Speaking of London, the prices are about $70-$120 more than other European destinations. Traveling later this month (Nov. 27-Dec. 6), Delta had a good connection through Seattle for $647 round-trip. American Air and British Airways have slightly lower prices (from $620 round-trip), but it’s a lousy schedule. The total trip duration is more than 26 hours and includes a stop in Orlando. In Florida!
The published purchase-by date for the best fares is Nov. 21. However, don’t wait until the last minute, as all fares are subject to change without notice — and they change all the time.
If you want to look beyond Europe for a bargain, you can fly to Hawaii on Alaska Airlines for less than $400 round-trip through March 6. From there, take advantage of four money-saving deals:
1. Fly nonstop from Honolulu to Sydney on Jetstar. The airline, which is owned by Qantas, flies Boeing 787s and charges for every little thing separately. That means you’ll pay extra for checked bags, for assigned seats, for snacks and so forth. But the base price is cheap: from $284 round-trip, between Feb. 10 and April 20.
2. Fly nonstop from Honolulu to Melbourne on Jetstar. The airline also flies a Boeing 787 on this route. Prices start at $301 round-trip between Dec. 21 and March 20.
3. Fly nonstop from Honolulu to Tokyo on Zipair, which is owned by Japan Air Lines. Zipair also flies a Boeing 787 and the price is as low as $383 round-trip between Jan. 9 and March 16.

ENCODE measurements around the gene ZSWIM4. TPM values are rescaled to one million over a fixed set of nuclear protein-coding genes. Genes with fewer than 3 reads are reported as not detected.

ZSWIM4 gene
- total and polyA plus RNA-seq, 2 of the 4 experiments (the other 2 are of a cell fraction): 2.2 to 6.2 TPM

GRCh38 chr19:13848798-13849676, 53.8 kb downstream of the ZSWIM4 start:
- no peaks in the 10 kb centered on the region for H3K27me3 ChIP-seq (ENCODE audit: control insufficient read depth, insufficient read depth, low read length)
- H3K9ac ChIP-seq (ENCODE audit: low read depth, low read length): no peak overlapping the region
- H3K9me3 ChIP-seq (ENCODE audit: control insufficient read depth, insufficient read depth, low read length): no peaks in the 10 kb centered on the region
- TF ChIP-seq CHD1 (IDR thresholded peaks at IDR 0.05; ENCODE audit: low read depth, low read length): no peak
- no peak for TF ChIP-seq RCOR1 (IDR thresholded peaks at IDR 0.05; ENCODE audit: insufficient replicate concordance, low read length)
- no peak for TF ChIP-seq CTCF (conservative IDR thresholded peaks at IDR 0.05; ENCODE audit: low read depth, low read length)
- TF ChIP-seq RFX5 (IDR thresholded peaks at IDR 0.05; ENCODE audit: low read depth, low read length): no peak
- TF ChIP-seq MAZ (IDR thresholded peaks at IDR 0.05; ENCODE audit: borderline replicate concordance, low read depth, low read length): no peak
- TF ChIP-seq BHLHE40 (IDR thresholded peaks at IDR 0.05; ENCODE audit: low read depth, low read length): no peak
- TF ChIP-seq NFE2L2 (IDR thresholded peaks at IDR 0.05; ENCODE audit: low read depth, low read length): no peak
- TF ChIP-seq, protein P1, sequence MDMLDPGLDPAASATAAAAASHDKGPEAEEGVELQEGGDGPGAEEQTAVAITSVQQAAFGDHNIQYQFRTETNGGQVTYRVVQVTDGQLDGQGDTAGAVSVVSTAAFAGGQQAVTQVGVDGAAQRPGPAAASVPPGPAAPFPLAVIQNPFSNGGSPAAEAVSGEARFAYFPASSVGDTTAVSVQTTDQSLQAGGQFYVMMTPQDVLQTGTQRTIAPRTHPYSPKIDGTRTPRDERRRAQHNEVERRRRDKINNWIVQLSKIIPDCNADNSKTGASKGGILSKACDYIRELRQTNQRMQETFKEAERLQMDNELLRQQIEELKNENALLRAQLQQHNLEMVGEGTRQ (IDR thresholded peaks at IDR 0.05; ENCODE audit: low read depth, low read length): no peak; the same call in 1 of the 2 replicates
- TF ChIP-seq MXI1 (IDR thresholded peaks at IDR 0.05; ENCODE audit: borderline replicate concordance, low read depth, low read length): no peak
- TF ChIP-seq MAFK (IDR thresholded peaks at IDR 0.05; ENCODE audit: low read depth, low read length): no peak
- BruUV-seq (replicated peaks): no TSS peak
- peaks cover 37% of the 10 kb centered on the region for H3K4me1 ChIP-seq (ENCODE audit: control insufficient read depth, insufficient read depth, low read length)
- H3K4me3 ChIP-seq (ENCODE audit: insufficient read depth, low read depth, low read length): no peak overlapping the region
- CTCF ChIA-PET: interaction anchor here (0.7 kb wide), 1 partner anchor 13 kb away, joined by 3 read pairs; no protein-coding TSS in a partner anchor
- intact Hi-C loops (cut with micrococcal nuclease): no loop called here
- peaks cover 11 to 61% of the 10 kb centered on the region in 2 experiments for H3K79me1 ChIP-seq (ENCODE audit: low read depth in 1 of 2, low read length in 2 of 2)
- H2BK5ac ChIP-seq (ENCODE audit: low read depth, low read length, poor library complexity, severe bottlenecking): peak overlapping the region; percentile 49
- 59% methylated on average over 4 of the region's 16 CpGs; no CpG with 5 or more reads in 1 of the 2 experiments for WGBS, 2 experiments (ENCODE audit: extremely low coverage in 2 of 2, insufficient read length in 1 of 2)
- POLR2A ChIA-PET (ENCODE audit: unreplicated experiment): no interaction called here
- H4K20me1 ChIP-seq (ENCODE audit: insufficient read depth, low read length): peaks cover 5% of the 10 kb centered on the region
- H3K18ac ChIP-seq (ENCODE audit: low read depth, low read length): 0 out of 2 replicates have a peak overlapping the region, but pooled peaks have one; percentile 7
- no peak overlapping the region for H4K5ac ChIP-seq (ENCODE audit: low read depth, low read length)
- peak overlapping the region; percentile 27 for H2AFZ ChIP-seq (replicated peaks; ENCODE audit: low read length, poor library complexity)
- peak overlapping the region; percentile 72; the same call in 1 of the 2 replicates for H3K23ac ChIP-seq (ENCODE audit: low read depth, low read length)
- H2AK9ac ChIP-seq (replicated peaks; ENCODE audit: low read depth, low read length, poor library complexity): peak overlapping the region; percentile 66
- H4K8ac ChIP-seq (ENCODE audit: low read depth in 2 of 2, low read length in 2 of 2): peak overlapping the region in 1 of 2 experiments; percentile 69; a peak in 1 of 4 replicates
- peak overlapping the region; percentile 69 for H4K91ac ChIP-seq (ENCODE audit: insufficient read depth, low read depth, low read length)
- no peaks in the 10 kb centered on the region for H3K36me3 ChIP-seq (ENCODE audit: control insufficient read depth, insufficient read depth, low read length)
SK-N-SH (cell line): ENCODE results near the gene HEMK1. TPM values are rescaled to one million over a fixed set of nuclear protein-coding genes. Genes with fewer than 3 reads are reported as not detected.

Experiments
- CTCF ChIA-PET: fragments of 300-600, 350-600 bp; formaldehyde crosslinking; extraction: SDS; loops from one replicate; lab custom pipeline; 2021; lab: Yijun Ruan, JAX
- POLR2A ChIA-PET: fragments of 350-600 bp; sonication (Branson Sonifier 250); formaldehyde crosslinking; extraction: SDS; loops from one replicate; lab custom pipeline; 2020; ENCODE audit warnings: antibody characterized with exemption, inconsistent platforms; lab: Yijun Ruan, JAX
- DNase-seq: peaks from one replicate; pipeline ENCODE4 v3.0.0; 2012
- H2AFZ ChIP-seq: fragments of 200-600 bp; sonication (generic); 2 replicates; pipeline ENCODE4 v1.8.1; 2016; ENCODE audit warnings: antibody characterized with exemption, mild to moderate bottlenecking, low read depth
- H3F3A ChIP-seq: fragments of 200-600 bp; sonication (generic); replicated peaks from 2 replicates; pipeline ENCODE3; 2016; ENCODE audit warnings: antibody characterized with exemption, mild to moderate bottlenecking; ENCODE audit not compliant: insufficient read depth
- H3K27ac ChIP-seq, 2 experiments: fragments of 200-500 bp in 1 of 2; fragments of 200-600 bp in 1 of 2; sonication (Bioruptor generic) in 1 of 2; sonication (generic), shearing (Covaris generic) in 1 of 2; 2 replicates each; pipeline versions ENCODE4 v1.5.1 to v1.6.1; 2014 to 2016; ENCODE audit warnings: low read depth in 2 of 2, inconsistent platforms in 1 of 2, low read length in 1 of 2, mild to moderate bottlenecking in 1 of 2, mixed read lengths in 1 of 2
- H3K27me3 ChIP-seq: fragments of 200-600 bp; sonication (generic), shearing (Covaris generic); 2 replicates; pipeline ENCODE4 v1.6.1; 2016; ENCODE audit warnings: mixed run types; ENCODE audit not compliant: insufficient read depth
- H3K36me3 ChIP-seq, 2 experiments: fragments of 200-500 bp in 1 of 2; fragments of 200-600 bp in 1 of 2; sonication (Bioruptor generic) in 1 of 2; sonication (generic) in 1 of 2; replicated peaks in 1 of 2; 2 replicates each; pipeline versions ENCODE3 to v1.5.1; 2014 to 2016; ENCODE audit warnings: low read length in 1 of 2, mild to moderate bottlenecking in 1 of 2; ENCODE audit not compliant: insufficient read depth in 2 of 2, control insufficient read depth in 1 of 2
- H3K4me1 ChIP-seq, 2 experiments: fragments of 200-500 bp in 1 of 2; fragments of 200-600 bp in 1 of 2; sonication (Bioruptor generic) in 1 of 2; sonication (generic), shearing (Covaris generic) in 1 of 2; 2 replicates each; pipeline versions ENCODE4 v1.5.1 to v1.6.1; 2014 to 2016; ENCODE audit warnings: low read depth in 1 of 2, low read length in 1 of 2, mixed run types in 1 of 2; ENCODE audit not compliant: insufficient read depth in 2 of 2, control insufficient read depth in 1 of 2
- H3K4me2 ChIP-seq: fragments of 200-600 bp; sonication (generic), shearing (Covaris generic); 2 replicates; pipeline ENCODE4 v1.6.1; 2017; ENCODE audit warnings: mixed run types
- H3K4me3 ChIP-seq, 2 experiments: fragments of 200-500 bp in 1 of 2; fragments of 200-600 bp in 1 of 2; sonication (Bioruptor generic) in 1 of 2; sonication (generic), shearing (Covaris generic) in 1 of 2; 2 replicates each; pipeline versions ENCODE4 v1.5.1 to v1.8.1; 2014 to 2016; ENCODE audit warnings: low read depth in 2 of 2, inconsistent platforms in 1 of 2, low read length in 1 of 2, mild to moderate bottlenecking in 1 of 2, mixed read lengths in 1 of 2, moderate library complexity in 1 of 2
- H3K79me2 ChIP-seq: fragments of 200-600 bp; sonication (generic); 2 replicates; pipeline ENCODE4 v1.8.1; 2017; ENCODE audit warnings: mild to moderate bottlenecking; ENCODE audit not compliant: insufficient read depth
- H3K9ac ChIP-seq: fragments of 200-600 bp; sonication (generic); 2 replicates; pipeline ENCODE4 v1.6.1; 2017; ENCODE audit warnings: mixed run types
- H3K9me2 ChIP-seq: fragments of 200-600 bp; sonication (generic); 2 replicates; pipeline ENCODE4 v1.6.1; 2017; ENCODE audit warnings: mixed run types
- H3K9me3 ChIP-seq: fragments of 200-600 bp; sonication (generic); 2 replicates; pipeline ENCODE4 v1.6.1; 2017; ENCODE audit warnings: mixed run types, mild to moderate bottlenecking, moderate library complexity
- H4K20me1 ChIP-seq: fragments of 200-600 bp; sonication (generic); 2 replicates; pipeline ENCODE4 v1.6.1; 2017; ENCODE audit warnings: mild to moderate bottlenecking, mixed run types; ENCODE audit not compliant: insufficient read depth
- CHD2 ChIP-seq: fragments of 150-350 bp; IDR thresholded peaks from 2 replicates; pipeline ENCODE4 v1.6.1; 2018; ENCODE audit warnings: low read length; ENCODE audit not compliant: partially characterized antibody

4. Take a nap in your lie-flat seat on Zipair between Honolulu and Tokyo. These business-class seats are available for as little as $1,540 round-trip. Fly between Jan. 9 and March 16.
Travelers can book these rates directly with the airline. However, I recommend searching for the seats on a site like Google Flights. It’s easier to see at a glance what dates have the lowest fares. Then there’s typically a button to click through to the carrier’s website to book.
You should be nervous when an airline tries to simplify things. Typically, that means travelers will end up paying more.
Last week, when Alaska Airlines announced it was simplifying its award structure for partner airlines, I was immediately suspicious.
“Unfortunately, we’ve trained our guests to equate ‘simplicity’ with ‘devaluation,’ but that’s not what this is all about,” said Brett Catlin, Alaska Airlines’ vice president of loyalty, alliances and sales.